By Steven Reinberg
TUESDAY, June 10 (HealthDay News) -- Costs for treating Medicare patients with cancer increased substantially from 1991 to 2002, researchers report.
The upward trend, seen with breast, lung and colorectal cancer in particular, reflects the fact that more patients are receiving radiation and chemotherapy, and those treatments are costing more. This may also influence what treatments doctors decide to use, one expert says.
"The U.S. population is getting older, and it's growing, so there will be more people with cancer, so the burden to the Medicare program is likely to increase," said study co-author Robin Yabroff, an epidemiologist at the U.S. National Cancer Institute.
These costs are also increasing, because the Medicare program has expanded and includes more prescription drugs, Yabroff explained, noting that many of these newer drugs were not included in the current study.
"The cost of these new agents is going to have substantial impact on Medicare," Yabroff said. "The costs of cancer care are increasing, and there are changes in the types of care cancer patients are receiving. More breast, lung and colorectal cancer patients are receiving chemotherapy."
There are also changes in cancer surgery and radiation therapy, which may add to the Medicare bill, Yabroff noted.
The study is in the June 10 online edition of the Journal of the National Cancer Institute.
In the study, Yabroff's team collected data on 306,709 men and women aged 65 and older diagnosed with breast, lung, colorectal or prostate cancer between 1991 and 2002. These data were taken from the Surveillance, Epidemiology, and End-Results (SEER) Medicare database.
The researchers compared costs of initial cancer treatments including surgery, chemotherapy, radiation therapy and other hospitalization. In 2002, the total cost in the United States for initial cancer care was $6.7 billion.
Over the course of the study, the average cost for treating a lung cancer patient went up $7,139, to an average of $39,891. With prostate cancer, the average price tag for treatment went up $5,345, to an average of $41,134. The cost of treating breast cancer went up $4,189, to an average cost of $20,964.
However, the cost of treating prostate cancer dropped $196, to an average of $18,261 in 2002. The drop in cost was due to fewer men undergoing surgery for their cancer, the researchers found.
From 1991 to 2002, the number of patients receiving chemotherapy for lung, colorectal and breast cancer rose. The increase in chemotherapy, along with the higher costs of new drugs, accounted for much of the increased costs, Yabroff said. However, hospital costs still made up the largest percentage of the increased costs.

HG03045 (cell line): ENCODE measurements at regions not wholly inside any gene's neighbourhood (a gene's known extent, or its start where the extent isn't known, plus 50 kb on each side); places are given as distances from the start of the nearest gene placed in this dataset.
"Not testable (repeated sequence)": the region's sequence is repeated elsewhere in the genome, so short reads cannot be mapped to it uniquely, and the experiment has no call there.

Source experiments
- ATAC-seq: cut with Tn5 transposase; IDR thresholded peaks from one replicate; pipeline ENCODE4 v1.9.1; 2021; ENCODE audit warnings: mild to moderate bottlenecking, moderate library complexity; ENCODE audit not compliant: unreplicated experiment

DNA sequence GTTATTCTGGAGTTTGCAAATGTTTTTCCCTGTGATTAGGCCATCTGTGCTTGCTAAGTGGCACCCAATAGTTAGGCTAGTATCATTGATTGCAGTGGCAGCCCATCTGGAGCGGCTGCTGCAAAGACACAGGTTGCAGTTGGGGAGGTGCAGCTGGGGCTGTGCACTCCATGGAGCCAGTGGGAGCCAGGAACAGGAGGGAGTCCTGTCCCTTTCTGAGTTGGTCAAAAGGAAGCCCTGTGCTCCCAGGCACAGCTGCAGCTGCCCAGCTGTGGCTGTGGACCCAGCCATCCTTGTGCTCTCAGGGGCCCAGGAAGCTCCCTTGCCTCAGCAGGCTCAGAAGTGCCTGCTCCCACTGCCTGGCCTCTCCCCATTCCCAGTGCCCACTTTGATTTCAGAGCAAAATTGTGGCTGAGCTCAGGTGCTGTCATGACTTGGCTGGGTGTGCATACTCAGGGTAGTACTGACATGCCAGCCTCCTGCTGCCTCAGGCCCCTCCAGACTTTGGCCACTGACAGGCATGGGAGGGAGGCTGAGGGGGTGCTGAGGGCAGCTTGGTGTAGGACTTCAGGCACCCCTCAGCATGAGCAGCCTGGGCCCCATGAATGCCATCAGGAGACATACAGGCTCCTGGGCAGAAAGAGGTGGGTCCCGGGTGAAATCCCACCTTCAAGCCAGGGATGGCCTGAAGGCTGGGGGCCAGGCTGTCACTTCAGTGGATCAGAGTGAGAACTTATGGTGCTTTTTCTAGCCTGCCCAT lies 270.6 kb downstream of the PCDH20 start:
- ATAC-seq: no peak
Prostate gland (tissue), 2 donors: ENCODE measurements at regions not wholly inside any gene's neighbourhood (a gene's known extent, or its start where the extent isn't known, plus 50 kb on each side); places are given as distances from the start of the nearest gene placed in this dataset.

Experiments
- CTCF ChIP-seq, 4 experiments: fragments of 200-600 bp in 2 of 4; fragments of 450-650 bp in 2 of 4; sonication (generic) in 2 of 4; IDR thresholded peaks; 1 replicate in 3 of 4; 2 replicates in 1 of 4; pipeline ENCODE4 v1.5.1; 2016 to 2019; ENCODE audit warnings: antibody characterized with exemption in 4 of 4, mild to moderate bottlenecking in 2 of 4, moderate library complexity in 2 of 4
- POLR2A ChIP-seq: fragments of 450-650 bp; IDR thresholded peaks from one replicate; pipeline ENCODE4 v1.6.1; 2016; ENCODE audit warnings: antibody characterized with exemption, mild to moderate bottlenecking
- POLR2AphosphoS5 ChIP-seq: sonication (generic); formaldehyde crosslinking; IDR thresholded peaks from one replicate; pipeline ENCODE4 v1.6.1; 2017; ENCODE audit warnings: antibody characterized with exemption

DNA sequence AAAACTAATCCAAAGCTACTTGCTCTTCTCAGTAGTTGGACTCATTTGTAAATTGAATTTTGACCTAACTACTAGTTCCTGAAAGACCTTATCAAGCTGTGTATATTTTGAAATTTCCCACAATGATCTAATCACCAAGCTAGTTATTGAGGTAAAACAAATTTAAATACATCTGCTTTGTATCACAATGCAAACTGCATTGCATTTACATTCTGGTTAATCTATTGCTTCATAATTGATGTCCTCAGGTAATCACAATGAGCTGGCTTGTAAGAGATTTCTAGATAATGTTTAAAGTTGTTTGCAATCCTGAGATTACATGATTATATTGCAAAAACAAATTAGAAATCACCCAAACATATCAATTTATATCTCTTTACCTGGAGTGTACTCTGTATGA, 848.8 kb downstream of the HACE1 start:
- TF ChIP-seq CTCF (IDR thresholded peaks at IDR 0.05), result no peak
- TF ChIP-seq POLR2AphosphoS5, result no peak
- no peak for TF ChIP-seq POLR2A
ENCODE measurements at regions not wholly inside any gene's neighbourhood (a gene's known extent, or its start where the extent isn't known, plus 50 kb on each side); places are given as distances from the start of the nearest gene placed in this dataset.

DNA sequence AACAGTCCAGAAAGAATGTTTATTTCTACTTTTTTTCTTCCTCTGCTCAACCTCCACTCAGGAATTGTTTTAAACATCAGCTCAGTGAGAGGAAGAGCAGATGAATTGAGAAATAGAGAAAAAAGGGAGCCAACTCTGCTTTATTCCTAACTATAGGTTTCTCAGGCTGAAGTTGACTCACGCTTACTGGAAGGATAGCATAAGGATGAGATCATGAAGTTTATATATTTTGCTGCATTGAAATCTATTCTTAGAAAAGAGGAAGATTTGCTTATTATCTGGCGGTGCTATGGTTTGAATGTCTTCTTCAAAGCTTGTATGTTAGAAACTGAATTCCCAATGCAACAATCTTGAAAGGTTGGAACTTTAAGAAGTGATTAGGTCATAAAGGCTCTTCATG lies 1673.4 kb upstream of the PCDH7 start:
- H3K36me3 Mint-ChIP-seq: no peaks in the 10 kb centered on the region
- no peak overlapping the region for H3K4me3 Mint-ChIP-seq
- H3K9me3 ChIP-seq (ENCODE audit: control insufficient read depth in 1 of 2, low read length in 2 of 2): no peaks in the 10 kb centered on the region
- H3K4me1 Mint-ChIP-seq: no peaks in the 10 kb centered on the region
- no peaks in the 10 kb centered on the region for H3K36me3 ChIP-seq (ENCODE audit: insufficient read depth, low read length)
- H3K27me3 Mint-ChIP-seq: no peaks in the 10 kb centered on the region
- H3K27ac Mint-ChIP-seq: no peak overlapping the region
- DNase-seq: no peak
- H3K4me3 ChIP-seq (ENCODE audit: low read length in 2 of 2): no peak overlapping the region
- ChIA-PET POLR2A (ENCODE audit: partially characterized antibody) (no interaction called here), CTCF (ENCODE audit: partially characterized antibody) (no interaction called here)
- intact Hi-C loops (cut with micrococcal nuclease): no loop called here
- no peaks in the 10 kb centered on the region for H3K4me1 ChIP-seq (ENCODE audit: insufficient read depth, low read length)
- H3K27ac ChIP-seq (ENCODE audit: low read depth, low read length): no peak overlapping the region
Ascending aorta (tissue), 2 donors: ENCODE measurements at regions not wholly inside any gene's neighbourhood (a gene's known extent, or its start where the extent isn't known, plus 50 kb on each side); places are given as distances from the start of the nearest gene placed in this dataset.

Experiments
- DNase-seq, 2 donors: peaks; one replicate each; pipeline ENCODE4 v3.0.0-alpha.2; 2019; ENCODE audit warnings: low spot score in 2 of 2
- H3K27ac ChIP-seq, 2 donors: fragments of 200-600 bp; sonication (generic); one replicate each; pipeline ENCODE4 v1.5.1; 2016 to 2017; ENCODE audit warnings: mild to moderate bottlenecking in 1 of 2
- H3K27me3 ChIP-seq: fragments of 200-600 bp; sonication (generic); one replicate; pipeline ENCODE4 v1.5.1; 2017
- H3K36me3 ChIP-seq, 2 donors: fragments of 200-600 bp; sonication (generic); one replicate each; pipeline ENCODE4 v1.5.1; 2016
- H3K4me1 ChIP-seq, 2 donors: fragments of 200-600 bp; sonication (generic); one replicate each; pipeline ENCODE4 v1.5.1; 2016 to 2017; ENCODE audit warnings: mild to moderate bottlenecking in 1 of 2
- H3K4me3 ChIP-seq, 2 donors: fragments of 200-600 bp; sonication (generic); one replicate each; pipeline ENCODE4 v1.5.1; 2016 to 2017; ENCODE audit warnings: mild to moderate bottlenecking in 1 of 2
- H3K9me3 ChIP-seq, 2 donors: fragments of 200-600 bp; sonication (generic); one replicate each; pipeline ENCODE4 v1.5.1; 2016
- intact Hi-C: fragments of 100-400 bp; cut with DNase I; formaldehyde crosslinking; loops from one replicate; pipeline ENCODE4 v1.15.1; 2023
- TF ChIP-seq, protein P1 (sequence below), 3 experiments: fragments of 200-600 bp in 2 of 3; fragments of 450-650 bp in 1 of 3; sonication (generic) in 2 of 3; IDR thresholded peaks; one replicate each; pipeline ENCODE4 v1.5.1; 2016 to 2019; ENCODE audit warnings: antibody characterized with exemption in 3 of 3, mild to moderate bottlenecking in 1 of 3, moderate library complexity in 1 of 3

Yabroff noted that these costs do not include many of the newest, and most expensive, drugs in use.
The researchers believe that these expensive chemotherapy drugs will place a strain on Medicare. Therefore, Medicare needs to plan how to pay for new treatments and may have to find ways to identify those patients who will benefit the most from these expensive treatments and restrict their use to those patients.
One expert says that increasing costs for cancer treatment are having a significant effect on Medicare's ability to provide them and a patient's ability to pay for them.
"There were changes to Medicare payment policy over the period of this study. And they had significant impact on how physicians were reimbursed," said Dr. Len Lichtenfeld, deputy chief medical officer at the American Cancer Society. "The net result is that it may have influenced practice patterns that we are seeing, such as the transition from surgery and radiation therapy for prostate cancer."
Lichtenfeld noted that many new drugs have driven the costs up even further. "The impact to Medicare is going to be substantial," he said.
Moreover, increasing costs may actually be preventing some Medicare patients from getting cancer treatment they need, Lichtenfeld said.
"In February, Avastin was approved for the treatment of recurrent breast cancer. It costs about $55,000 a year for a Medicare patient to receive the drug," Lichtenfeld said. "But there is a 20 percent co-pay. If a Medicare patient has insurance, it may be covered, but if they don't have insurance, there is an $11,000 co-pay to cover -- and $11,000 is a lot of money."
There is anecdotal evidence that doctors and patients are being forced to consider costs when they make choices for treatment regimens, Lichtenfeld said.
"Some people are not able to afford those treatments," he said. "The increased use of expensive chemotherapy is having an impact on how we treat cancer patients."
For more information on financial assistance and other resources for people with cancer, visit the National Cancer Institute.